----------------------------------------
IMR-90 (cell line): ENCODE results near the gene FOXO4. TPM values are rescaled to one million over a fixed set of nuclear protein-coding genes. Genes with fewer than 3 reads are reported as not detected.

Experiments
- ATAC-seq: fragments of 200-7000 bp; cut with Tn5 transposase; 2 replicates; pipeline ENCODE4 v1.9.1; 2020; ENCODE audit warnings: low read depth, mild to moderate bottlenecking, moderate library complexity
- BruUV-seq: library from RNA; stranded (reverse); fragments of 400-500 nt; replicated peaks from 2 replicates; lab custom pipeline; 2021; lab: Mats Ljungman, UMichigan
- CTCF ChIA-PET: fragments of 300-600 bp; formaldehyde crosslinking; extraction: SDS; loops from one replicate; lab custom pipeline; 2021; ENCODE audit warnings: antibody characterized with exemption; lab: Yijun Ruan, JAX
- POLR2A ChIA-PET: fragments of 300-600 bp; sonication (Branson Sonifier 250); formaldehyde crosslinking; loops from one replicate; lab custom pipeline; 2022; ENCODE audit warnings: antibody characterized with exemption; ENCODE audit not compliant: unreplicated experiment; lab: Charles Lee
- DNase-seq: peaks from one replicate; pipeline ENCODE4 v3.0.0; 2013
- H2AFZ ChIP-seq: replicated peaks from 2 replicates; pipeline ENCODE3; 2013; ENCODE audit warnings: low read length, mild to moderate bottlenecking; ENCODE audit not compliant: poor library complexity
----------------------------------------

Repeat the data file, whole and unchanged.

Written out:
IMR-90 (cell line): ENCODE results near the gene FOXO4. TPM values are rescaled to one million over a fixed set of nuclear protein-coding genes. Genes with fewer than 3 reads are reported as not detected.

Experiments
- ATAC-seq: fragments of 200-7000 bp; cut with Tn5 transposase; 2 replicates; pipeline ENCODE4 v1.9.1; 2020; ENCODE audit warnings: low read depth, mild to moderate bottlenecking, moderate library complexity
- BruUV-seq: library from RNA; stranded (reverse); fragments of 400-500 nt; replicated peaks from 2 replicates; lab custom pipeline; 2021; lab: Mats Ljungman, UMichigan
- CTCF ChIA-PET: fragments of 300-600 bp; formaldehyde crosslinking; extraction: SDS; loops from one replicate; lab custom pipeline; 2021; ENCODE audit warnings: antibody characterized with exemption; lab: Yijun Ruan, JAX
- POLR2A ChIA-PET: fragments of 300-600 bp; sonication (Branson Sonifier 250); formaldehyde crosslinking; loops from one replicate; lab custom pipeline; 2022; ENCODE audit warnings: antibody characterized with exemption; ENCODE audit not compliant: unreplicated experiment; lab: Charles Lee
- DNase-seq: peaks from one replicate; pipeline ENCODE4 v3.0.0; 2013
- H2AFZ ChIP-seq: replicated peaks from 2 replicates; pipeline ENCODE3; 2013; ENCODE audit warnings: low read length, mild to moderate bottlenecking; ENCODE audit not compliant: poor library complexity